Purinergic signaling in scarring

Davide Ferrari, Roberto Gambari, Marco Idzko, Tobias Müller, Cristina Albanesi, Saveria Pastore, Gaetano La Manna, Simon C. Robson, Bruce Cronsteink

Research output: Contribution to journalReview article

Abstract

Adenosine (ADO) and nucleotides such as ATP, ADP, and uridine 5′-triphosphate (UTP), among others, may serve as extracellular signaling molecules. These mediators activate specific cell-surface receptors - namely, purinergic 1 and 2 (P1 and P2) - to modulate crucial pathophysiological responses. Regulation of this process is maintained by nucleoside and nucleotide transporters, as well as the ectonucleotidases ectonucleoside triphosphate diphosphohydrolase [ENTPD; cluster of differentiation (CD)39] and ecto-5′-nucleotidase (5′-NT; CD73), among others. Cells involved in tissue repair, healing, and scarring respond to both ADO and ATP. Our recent investigations have shown that modulation of purinergic signaling regulates matrix deposition during tissue repair and fibrosis in several organs. Cells release adenine nucleotides into the extracellular space, where these mediators are converted by CD39 and CD73 into ADO, which is anti-inflammatory in the short term but may also promote dermal, heart, liver, and lung fibrosis with repetitive signaling under defined circumstances. Extracellular ATP stimulates cardiac fibroblast proliferation, lung inflammation, and fibrosis. P2Y2 (UTP/ATP) and P2Y6 [ADP/UTP/uridine 5′-diphosphate (UDP)] have been shown to have profibrotic effects, as well. Modulation of purinergic signaling represents a novel approach to preventing or diminishing fibrosis. We provide an overview of the current understanding of purinergic signaling in scarring and discuss its potential to prevent or decrease fibrosis.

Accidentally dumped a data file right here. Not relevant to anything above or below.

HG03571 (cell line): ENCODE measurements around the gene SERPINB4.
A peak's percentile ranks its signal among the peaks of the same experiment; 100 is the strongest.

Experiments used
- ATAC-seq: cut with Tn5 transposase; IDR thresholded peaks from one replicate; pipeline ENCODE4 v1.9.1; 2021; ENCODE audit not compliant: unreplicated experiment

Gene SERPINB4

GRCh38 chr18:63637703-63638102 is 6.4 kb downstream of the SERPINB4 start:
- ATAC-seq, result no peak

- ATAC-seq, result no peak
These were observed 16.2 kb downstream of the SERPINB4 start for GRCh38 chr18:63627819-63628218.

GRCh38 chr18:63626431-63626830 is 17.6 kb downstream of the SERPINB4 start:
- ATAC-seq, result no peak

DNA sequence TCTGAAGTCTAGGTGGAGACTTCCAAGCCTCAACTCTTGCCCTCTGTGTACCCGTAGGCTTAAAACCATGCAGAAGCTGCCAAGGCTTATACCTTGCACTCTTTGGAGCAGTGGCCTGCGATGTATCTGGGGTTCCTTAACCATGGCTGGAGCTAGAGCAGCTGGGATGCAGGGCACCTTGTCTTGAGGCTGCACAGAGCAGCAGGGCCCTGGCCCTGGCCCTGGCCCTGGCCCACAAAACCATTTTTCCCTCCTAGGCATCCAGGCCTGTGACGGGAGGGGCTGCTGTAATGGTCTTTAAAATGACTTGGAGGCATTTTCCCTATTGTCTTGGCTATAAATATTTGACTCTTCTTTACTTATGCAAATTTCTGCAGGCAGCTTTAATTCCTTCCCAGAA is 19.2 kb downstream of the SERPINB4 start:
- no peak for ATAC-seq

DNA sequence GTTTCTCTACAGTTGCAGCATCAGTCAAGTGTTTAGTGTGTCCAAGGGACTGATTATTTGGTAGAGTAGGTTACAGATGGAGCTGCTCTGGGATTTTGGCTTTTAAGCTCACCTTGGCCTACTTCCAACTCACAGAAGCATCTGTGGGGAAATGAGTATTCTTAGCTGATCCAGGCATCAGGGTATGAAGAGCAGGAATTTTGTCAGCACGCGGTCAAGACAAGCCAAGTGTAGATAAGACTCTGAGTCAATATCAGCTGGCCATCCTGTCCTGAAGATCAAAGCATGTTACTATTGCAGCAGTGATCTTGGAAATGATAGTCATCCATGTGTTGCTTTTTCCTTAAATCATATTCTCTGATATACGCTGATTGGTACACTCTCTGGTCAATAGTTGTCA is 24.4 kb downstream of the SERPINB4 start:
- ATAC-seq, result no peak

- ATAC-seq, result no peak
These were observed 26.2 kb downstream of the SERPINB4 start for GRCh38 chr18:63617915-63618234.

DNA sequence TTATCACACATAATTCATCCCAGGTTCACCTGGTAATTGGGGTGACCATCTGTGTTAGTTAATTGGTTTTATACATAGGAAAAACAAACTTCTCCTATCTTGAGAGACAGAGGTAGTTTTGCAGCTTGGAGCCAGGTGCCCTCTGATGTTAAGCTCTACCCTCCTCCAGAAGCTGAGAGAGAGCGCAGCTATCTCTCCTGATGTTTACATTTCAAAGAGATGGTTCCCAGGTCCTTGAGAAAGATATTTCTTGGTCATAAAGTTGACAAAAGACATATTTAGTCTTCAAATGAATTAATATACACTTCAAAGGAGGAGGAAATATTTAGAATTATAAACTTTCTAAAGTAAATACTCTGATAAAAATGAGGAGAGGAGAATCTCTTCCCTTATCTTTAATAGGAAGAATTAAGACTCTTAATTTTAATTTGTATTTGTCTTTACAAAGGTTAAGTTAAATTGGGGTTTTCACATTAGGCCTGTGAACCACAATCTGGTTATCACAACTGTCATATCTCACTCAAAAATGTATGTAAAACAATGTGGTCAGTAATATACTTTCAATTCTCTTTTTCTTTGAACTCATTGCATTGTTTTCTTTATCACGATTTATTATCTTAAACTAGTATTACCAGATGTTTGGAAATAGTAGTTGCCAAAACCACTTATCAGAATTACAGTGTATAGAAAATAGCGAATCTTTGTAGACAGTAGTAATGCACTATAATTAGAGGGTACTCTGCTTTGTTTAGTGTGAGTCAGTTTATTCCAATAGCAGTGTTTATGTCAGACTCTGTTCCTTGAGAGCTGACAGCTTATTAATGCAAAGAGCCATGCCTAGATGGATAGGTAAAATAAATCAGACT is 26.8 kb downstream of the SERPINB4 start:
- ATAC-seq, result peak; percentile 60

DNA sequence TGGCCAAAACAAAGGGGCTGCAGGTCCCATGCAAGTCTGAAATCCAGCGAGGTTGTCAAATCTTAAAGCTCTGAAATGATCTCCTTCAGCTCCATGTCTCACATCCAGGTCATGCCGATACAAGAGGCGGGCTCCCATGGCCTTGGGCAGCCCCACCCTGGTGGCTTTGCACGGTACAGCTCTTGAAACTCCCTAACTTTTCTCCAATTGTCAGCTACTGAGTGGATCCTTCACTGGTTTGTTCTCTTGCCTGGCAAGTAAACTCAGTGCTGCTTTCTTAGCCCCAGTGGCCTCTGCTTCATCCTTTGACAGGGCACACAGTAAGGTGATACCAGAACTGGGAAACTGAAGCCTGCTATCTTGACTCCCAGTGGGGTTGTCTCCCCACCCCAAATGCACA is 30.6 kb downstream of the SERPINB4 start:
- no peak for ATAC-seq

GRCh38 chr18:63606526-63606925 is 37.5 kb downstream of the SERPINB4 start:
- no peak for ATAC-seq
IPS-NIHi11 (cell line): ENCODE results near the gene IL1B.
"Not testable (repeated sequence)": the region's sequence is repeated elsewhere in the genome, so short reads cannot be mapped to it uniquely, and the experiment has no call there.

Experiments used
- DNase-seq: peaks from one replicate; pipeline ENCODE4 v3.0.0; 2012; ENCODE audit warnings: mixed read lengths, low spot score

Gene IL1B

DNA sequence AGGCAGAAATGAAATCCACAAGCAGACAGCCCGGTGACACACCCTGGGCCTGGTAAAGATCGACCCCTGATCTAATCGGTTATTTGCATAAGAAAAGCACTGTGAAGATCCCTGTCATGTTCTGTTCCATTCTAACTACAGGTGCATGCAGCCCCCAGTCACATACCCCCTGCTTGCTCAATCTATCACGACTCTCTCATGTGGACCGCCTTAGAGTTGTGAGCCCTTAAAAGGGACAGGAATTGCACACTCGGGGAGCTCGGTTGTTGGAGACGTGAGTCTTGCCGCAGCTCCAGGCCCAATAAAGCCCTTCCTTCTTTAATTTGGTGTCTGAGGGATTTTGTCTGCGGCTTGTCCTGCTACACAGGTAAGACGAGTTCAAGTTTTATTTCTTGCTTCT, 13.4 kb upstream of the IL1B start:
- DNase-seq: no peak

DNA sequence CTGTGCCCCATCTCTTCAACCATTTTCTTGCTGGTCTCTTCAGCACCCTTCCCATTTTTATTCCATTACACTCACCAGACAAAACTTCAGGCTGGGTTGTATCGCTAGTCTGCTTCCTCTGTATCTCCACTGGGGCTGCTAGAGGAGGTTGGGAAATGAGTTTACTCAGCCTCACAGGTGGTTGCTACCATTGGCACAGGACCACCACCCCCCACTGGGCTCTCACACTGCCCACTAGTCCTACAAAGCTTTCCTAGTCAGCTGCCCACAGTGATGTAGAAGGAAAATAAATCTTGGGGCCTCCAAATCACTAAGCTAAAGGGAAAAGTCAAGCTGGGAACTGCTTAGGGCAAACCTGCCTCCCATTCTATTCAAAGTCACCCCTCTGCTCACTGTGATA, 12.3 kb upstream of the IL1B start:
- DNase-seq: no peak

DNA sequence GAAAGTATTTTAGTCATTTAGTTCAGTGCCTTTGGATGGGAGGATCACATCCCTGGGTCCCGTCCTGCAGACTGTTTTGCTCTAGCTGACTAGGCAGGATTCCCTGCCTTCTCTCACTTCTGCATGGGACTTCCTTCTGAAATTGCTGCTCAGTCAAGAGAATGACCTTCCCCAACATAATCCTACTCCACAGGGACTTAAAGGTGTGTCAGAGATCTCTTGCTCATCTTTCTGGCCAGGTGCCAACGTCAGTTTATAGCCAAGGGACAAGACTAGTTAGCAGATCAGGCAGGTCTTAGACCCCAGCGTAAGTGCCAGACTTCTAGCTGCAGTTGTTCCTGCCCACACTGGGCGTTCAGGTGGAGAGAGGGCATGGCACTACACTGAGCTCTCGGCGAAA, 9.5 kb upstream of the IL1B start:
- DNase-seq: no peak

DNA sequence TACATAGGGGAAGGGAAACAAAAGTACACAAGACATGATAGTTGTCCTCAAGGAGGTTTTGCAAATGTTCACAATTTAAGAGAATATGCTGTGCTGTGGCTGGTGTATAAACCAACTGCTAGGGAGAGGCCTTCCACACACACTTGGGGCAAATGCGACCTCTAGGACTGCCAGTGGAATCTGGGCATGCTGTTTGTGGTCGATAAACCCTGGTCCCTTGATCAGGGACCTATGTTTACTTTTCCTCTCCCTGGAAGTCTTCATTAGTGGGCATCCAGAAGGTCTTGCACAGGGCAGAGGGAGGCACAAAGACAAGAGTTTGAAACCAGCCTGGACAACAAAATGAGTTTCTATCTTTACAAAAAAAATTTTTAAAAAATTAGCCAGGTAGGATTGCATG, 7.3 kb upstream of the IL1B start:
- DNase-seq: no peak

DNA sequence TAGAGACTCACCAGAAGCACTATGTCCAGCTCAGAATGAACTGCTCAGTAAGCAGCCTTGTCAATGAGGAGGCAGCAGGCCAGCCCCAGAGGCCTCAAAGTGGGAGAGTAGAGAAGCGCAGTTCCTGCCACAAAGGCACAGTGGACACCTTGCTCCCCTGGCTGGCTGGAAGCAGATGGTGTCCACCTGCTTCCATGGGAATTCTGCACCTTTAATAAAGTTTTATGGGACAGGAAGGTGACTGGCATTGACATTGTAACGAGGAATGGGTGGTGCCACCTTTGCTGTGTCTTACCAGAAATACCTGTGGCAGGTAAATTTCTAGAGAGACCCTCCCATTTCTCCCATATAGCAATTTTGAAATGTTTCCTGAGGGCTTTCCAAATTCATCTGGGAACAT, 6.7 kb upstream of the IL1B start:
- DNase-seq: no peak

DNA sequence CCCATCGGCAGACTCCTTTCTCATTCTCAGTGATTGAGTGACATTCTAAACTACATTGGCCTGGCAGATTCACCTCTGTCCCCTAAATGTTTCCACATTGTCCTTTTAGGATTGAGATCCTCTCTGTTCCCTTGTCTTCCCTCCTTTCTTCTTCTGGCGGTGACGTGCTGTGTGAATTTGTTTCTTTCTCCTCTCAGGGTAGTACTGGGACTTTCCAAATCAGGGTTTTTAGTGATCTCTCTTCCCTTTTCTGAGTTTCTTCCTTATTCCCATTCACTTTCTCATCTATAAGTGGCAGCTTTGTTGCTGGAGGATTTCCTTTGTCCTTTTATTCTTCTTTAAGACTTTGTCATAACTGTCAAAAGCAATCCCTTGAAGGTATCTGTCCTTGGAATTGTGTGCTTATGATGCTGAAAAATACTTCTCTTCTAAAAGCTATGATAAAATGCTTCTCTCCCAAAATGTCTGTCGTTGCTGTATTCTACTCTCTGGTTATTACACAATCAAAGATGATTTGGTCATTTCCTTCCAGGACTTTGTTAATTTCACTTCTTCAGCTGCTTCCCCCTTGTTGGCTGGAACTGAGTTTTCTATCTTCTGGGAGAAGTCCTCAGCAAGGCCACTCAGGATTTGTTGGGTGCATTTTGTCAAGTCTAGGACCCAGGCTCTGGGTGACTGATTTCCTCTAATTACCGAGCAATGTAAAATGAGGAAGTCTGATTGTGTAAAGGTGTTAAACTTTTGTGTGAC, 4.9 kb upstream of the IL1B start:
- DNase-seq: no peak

Original languageEnglish
Pages (from-to)3-12
Number of pages10
JournalFASEB Journal
Volume30
Issue number1
DOIs
Publication statusPublished - Jan 1 2016

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Keywords

  • Adenosine
  • COPD
  • Crohn's disease
  • Extracellular nucleotides
  • Fibrosis

ASJC Scopus subject areas

  • Biochemistry
  • Biotechnology
  • Genetics
  • Molecular Biology

Cite this

Ferrari, D., Gambari, R., Idzko, M., Müller, T., Albanesi, C., Pastore, S., La Manna, G., Robson, S. C., & Cronsteink, B. (2016). Purinergic signaling in scarring. FASEB Journal, 30(1), 3-12. https://doi.org/10.1096/fj.15-274563